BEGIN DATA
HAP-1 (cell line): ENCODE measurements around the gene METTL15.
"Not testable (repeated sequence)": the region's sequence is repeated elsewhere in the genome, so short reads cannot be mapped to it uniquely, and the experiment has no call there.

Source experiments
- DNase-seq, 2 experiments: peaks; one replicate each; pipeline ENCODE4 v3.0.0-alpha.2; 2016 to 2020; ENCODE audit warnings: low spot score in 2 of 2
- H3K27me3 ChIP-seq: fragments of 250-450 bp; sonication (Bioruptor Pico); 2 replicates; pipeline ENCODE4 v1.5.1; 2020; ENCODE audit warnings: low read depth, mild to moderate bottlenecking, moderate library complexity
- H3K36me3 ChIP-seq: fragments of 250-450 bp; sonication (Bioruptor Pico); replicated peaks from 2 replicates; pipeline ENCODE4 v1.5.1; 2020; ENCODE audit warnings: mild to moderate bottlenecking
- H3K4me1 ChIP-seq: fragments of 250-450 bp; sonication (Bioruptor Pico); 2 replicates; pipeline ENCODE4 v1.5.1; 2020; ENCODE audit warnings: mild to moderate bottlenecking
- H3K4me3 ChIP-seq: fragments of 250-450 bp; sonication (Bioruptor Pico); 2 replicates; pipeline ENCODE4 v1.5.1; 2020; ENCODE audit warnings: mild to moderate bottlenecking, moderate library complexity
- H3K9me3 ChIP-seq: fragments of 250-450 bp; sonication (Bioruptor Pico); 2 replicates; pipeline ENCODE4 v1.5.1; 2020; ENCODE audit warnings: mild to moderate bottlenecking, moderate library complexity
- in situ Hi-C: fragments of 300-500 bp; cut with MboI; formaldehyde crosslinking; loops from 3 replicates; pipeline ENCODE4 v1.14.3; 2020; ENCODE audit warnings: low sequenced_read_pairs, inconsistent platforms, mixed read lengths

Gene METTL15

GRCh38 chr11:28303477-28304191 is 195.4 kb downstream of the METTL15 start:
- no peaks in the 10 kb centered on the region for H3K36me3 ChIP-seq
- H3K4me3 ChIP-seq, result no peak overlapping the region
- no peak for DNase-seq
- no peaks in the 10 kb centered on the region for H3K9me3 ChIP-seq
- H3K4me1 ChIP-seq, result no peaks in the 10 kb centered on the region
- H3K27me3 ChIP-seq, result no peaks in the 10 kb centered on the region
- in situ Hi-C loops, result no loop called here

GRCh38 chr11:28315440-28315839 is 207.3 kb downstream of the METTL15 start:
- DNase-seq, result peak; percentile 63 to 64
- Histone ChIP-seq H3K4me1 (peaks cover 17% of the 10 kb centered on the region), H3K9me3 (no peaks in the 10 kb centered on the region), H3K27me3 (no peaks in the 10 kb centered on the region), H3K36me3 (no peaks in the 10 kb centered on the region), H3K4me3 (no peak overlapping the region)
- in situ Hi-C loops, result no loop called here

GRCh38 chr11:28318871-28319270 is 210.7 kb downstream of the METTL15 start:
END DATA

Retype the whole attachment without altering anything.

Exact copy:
HAP-1 (cell line): ENCODE measurements around the gene METTL15.
"Not testable (repeated sequence)": the region's sequence is repeated elsewhere in the genome, so short reads cannot be mapped to it uniquely, and the experiment has no call there.

Source experiments
- DNase-seq, 2 experiments: peaks; one replicate each; pipeline ENCODE4 v3.0.0-alpha.2; 2016 to 2020; ENCODE audit warnings: low spot score in 2 of 2
- H3K27me3 ChIP-seq: fragments of 250-450 bp; sonication (Bioruptor Pico); 2 replicates; pipeline ENCODE4 v1.5.1; 2020; ENCODE audit warnings: low read depth, mild to moderate bottlenecking, moderate library complexity
- H3K36me3 ChIP-seq: fragments of 250-450 bp; sonication (Bioruptor Pico); replicated peaks from 2 replicates; pipeline ENCODE4 v1.5.1; 2020; ENCODE audit warnings: mild to moderate bottlenecking
- H3K4me1 ChIP-seq: fragments of 250-450 bp; sonication (Bioruptor Pico); 2 replicates; pipeline ENCODE4 v1.5.1; 2020; ENCODE audit warnings: mild to moderate bottlenecking
- H3K4me3 ChIP-seq: fragments of 250-450 bp; sonication (Bioruptor Pico); 2 replicates; pipeline ENCODE4 v1.5.1; 2020; ENCODE audit warnings: mild to moderate bottlenecking, moderate library complexity
- H3K9me3 ChIP-seq: fragments of 250-450 bp; sonication (Bioruptor Pico); 2 replicates; pipeline ENCODE4 v1.5.1; 2020; ENCODE audit warnings: mild to moderate bottlenecking, moderate library complexity
- in situ Hi-C: fragments of 300-500 bp; cut with MboI; formaldehyde crosslinking; loops from 3 replicates; pipeline ENCODE4 v1.14.3; 2020; ENCODE audit warnings: low sequenced_read_pairs, inconsistent platforms, mixed read lengths

Gene METTL15

GRCh38 chr11:28303477-28304191 is 195.4 kb downstream of the METTL15 start:
- no peaks in the 10 kb centered on the region for H3K36me3 ChIP-seq
- H3K4me3 ChIP-seq, result no peak overlapping the region
- no peak for DNase-seq
- no peaks in the 10 kb centered on the region for H3K9me3 ChIP-seq
- H3K4me1 ChIP-seq, result no peaks in the 10 kb centered on the region
- H3K27me3 ChIP-seq, result no peaks in the 10 kb centered on the region
- in situ Hi-C loops, result no loop called here

GRCh38 chr11:28315440-28315839 is 207.3 kb downstream of the METTL15 start:
- DNase-seq, result peak; percentile 63 to 64
- Histone ChIP-seq H3K4me1 (peaks cover 17% of the 10 kb centered on the region), H3K9me3 (no peaks in the 10 kb centered on the region), H3K27me3 (no peaks in the 10 kb centered on the region), H3K36me3 (no peaks in the 10 kb centered on the region), H3K4me3 (no peak overlapping the region)
- in situ Hi-C loops, result no loop called here

GRCh38 chr11:28318871-28319270 is 210.7 kb downstream of the METTL15 start: